Interview with Pilar Perla

pilarperla© Carlos Muñoz

Pilar Perla Mateo (Zaragoza, 1968) has managed Tercer Milenio, the science and technology supplement of the newspaper Heraldo de Aragón for twenty years, a remarkable aniversary given the situation of written press nowadays. As second vice-president of the AECC (Spanish Association of Science Journalists), she combines journalism with teaching in different universities. She has been acknowledged with many awards for her career in the scientific journalism field.

Tercer Milenio is now twenty. How has a scientific supplement lasted this long?
At the time, Tercer Milenio was a pioneer initiative as broadcaster of scientific culture and innovation, and besides, it has proved its forward looking vision. From the beginning, the Government of Aragon sponsored Heraldo de Aragón, who wanted eight weekly pages devoted to science and technology. Its longevity is explained by perseverance in this formula. During this time, Tercer Milenio has learnt to strengthen with a network of specialised contributors. Other surviving key, of course, is to adapt at every moment but always keeping the course.

How has the treatment of scientific information evolved throughout these years?
From the start, we set a very high standard of quality, looking for effectiveness when communicating with the reader –that is, clear and never boring– and respecting scientific rigour and reliability. This attitude earned us the confidence of the scientific community. They became direct contributors of the supplement and learnt to popularise with the reader in mind. I like saying that Tercer Milenio is a supplement for the readers, with the scientists. Eventually, we started adding more popular approaches, with the support of a staff of scientific journalists and popularisers of science. In this way, we have found our voice, built from many voices; a unique signature based on creativity, with popular approaches that complement the scientific information present in other pages of the newspaper.

How did the idea of making a scientific supplement emerge?
Heraldo had published during the years before 1993 a series of articles on every Aragonese research group. From this approach to the scientific community the idea of making a supplement sprung forth. It was born linked to a university department: design and manufacturing engineering. In a few years, this connection spread through all the scientific community. Not just the Aragonese, we have had contributors from all Spain and also from other countries.




«There is still mistrust and ignorance about the way media works»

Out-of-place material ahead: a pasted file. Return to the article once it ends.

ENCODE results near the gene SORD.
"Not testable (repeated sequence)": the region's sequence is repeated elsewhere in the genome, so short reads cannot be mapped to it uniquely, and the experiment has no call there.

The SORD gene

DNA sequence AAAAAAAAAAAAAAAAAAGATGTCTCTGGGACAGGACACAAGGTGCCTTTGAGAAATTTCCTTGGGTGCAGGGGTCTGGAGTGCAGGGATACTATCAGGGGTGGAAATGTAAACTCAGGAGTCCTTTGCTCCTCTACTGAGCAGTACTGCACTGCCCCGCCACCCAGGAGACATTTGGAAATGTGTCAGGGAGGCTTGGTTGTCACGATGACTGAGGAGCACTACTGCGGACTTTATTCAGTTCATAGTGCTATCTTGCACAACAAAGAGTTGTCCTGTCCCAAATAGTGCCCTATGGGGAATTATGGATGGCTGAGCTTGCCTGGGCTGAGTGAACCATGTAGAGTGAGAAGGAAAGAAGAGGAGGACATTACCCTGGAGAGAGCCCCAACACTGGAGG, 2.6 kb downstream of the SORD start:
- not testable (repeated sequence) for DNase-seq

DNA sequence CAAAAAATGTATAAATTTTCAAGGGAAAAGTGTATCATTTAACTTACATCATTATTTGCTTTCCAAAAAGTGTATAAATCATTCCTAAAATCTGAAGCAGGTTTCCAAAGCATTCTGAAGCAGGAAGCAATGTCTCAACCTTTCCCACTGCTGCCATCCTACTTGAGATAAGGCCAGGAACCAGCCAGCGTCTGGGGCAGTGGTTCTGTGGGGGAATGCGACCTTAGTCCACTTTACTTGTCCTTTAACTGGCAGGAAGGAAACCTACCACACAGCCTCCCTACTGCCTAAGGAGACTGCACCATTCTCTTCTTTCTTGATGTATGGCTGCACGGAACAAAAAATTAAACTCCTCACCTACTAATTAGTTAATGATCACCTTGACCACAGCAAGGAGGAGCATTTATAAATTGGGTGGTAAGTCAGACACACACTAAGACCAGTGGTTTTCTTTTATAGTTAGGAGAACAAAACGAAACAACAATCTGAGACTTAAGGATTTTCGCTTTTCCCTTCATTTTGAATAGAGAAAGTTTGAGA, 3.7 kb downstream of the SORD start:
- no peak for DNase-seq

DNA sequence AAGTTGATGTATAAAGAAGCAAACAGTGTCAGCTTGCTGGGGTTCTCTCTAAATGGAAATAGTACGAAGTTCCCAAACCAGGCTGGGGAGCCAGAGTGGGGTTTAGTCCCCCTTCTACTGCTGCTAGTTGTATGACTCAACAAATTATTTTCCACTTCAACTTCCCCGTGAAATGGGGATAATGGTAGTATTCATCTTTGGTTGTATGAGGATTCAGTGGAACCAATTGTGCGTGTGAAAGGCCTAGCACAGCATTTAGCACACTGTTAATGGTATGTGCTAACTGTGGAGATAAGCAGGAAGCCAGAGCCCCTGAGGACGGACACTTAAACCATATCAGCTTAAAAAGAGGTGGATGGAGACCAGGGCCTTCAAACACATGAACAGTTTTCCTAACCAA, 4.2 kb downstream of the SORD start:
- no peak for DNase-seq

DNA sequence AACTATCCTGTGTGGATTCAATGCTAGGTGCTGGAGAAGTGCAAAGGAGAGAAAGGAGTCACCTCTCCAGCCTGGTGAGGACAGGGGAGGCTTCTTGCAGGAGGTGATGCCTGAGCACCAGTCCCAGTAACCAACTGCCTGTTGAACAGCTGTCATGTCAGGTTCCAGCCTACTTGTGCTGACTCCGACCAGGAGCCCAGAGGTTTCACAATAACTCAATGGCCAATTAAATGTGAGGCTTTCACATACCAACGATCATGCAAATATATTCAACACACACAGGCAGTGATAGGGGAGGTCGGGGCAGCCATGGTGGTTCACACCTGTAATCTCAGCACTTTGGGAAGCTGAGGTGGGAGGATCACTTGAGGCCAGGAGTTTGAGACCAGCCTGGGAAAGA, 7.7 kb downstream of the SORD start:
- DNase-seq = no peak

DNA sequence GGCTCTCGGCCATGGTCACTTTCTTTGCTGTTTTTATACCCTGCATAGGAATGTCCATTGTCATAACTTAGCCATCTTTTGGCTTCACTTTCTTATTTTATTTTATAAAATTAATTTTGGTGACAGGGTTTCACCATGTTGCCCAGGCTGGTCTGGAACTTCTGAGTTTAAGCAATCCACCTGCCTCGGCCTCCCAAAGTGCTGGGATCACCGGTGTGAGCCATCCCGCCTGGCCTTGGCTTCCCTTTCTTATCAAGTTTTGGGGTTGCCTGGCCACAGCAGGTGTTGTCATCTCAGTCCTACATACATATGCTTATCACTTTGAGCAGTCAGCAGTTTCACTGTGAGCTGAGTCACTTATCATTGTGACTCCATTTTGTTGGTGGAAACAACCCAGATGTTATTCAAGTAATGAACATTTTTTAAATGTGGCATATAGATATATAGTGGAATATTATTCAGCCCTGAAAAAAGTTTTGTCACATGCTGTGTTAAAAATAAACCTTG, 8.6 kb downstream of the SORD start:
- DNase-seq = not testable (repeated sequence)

Scientists criticise that journalists simplify scientific information too much while they criticise that scientists do not know how to summarise and speak about their works in an attractive way. How can this mutual mistrust be solved? Did you spend much time in convincing scientists of the necessity of communicating their research to the general public?
It is hard work. When scientists see that journalists are as demanding with the result of their work as they are with theirs, they respect and trust them. They know we establish a dialogue with the same objective. That is, get the reader to read the article in full (scientists tend to think more about what will their colleagues say). When we have already worked together previously, sometimes they tell me: «You are in charge». That does not happen on the first day… On the other hand, in general, scientists want to make their project and research public, but sometimes we ask them for a wider context or we want another approach. That is harder for them. Some other times, you have to convince them that their work can be popularised even if they do not have any published result. Maybe now more than ever it is necessary to make their work remarkable, transmit the the fact that research needs years and means to reach its goal.

Do you think scientists in Spain see popularisation as something necessary?
They are more and more aware that society can only appreciate what they know and the way to that is mass media. But there is still mistrust and ignorance about the way media works. They have problems when adapting their language and putting themselves in the place of the reader. You can learn to do that. Some years ago, the university of La Rioja created an Online Manual on Communication for Researchers, which I coordinated, that tries to cover this gap. Besides, it does not help that a curricular acknowledgment of popularisation does not exist.